Welcome to Big Old Goofy World . . . a place where I can share my thoughts, hopes, and dreams about this rock that we live on and call home.

Saturday, May 25, 2013

Dust on the Pews



Bob Dylan, way back in the mid-1960s—sang about the times changing.  Another person once said that if you were not big enough to change the times, then you needed to change with the times.  Well, within the so-called “church” today, the times are changing and, not too many people are embracing that change . . . at least not from the inside of the “church”.  The result?  Lots of dust on the pews.

I have served as an ordain minister in a mainline denomination for 30 years now.  In those 30 years I have seen a lot of changes . . . some good, some not so good . . . and, I am still in the “church”.  In retrospect, those changes through the years were not really significant; but, the changes today are big.  The church is growing . . . it is transforming . . . it is becoming something that is making people uncomfortable, especially those who have grown use to the way that things have always been.  It is a scary time in the “church”.

Statistics from research show the decline in the so-called “traditional” church . . . show that people are show their unhappiness with the “traditional” church by not showing up . . . the dust is collecting on the pews.  The media has forecasted the demise of the “church” as it has always been known.  The “church” of our parents and grandparents is fading, but to what . . . no one is certain about yet.  With no past to lean upon, and no clear cut future defined . . . well, it kind of makes people nervous and scared.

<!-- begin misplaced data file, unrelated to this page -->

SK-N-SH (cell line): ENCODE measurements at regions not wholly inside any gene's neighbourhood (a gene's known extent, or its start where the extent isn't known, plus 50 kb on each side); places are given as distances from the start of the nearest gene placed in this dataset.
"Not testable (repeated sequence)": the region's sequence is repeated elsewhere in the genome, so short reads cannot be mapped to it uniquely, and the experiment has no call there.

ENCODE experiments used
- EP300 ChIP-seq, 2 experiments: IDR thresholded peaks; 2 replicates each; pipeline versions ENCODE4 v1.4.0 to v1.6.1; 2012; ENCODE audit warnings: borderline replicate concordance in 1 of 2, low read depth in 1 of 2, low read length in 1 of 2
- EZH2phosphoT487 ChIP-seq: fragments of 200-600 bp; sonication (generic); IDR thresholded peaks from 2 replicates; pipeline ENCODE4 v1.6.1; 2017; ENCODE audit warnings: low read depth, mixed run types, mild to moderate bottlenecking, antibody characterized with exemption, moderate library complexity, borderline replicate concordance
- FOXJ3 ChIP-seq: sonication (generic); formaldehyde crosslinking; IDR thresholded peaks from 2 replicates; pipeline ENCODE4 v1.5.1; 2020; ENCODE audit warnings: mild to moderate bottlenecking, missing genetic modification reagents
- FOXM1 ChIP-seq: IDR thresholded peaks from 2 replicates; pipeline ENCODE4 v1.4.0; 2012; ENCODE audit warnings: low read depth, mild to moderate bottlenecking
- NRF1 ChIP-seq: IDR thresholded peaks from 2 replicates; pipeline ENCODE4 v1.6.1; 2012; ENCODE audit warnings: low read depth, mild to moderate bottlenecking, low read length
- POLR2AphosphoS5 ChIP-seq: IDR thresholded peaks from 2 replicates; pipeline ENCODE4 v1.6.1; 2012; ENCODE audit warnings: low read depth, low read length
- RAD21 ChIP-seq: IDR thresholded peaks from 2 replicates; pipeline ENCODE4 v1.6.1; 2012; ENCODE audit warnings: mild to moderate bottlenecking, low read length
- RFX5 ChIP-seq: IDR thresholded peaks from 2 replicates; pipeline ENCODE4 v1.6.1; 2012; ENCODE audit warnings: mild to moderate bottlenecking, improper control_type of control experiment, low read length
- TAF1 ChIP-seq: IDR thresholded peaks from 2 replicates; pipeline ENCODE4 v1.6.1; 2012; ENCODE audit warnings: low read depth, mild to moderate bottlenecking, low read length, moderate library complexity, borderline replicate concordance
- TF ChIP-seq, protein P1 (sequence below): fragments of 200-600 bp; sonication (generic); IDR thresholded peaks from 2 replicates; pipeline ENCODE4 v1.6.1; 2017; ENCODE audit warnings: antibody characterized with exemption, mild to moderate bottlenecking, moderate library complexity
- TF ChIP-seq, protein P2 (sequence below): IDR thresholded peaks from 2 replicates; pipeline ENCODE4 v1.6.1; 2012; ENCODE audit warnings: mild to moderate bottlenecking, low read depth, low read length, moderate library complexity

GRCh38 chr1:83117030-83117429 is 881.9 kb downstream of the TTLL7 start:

Unfortunately, people are not honest.  People are not honest about what they are really feeling.  Instead of being honest about what they are feeling, they dig in, become combative, and harp on the fact that “we never did it that way before.”  The end result?  Combative, fractured, and dying congregations scraping by to make it to the next Sunday worship service.  As humans, we have a tendency—for good or bad—to hang onto that which is familiar.  Good or bad, when it is familiar, at least we know what to expect.  This change in the “church” that is growing is not something familiar . . . it is new, different, and scary.